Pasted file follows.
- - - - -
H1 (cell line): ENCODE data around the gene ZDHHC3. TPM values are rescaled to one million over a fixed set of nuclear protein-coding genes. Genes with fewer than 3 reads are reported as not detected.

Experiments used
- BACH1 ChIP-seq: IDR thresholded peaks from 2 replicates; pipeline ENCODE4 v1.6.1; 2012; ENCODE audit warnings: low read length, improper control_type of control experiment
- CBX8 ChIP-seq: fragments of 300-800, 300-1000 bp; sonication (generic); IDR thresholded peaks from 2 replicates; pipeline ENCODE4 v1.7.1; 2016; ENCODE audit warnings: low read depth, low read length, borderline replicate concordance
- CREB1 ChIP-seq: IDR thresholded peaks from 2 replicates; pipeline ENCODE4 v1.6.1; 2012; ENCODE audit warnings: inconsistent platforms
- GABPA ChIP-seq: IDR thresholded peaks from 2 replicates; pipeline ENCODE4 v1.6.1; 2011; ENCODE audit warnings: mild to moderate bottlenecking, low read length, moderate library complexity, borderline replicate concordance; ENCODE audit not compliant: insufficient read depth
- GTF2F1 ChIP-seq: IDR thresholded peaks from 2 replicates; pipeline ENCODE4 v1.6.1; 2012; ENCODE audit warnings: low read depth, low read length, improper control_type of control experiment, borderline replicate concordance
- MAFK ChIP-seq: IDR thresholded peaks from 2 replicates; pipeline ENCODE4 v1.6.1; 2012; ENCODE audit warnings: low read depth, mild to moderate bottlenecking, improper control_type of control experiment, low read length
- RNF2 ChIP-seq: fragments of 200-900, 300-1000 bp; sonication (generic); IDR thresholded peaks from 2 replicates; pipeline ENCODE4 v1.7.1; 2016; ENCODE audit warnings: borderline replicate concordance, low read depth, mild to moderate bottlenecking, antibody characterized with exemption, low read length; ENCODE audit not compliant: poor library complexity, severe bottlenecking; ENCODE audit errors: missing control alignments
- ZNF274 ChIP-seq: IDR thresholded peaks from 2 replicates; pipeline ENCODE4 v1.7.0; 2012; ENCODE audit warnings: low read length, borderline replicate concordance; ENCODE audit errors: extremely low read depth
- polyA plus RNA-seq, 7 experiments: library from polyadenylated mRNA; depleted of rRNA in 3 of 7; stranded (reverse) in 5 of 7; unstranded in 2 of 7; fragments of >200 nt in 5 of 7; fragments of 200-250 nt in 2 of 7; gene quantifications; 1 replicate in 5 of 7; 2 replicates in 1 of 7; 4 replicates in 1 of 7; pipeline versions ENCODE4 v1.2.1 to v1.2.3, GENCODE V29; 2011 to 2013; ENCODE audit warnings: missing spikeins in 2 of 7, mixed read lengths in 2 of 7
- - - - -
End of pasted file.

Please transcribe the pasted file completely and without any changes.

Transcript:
H1 (cell line): ENCODE data around the gene ZDHHC3. TPM values are rescaled to one million over a fixed set of nuclear protein-coding genes. Genes with fewer than 3 reads are reported as not detected.

Experiments used
- BACH1 ChIP-seq: IDR thresholded peaks from 2 replicates; pipeline ENCODE4 v1.6.1; 2012; ENCODE audit warnings: low read length, improper control_type of control experiment
- CBX8 ChIP-seq: fragments of 300-800, 300-1000 bp; sonication (generic); IDR thresholded peaks from 2 replicates; pipeline ENCODE4 v1.7.1; 2016; ENCODE audit warnings: low read depth, low read length, borderline replicate concordance
- CREB1 ChIP-seq: IDR thresholded peaks from 2 replicates; pipeline ENCODE4 v1.6.1; 2012; ENCODE audit warnings: inconsistent platforms
- GABPA ChIP-seq: IDR thresholded peaks from 2 replicates; pipeline ENCODE4 v1.6.1; 2011; ENCODE audit warnings: mild to moderate bottlenecking, low read length, moderate library complexity, borderline replicate concordance; ENCODE audit not compliant: insufficient read depth
- GTF2F1 ChIP-seq: IDR thresholded peaks from 2 replicates; pipeline ENCODE4 v1.6.1; 2012; ENCODE audit warnings: low read depth, low read length, improper control_type of control experiment, borderline replicate concordance
- MAFK ChIP-seq: IDR thresholded peaks from 2 replicates; pipeline ENCODE4 v1.6.1; 2012; ENCODE audit warnings: low read depth, mild to moderate bottlenecking, improper control_type of control experiment, low read length
- RNF2 ChIP-seq: fragments of 200-900, 300-1000 bp; sonication (generic); IDR thresholded peaks from 2 replicates; pipeline ENCODE4 v1.7.1; 2016; ENCODE audit warnings: borderline replicate concordance, low read depth, mild to moderate bottlenecking, antibody characterized with exemption, low read length; ENCODE audit not compliant: poor library complexity, severe bottlenecking; ENCODE audit errors: missing control alignments
- ZNF274 ChIP-seq: IDR thresholded peaks from 2 replicates; pipeline ENCODE4 v1.7.0; 2012; ENCODE audit warnings: low read length, borderline replicate concordance; ENCODE audit errors: extremely low read depth
- polyA plus RNA-seq, 7 experiments: library from polyadenylated mRNA; depleted of rRNA in 3 of 7; stranded (reverse) in 5 of 7; unstranded in 2 of 7; fragments of >200 nt in 5 of 7; fragments of 200-250 nt in 2 of 7; gene quantifications; 1 replicate in 5 of 7; 2 replicates in 1 of 7; 4 replicates in 1 of 7; pipeline versions ENCODE4 v1.2.1 to v1.2.3, GENCODE V29; 2011 to 2013; ENCODE audit warnings: missing spikeins in 2 of 7, mixed read lengths in 2 of 7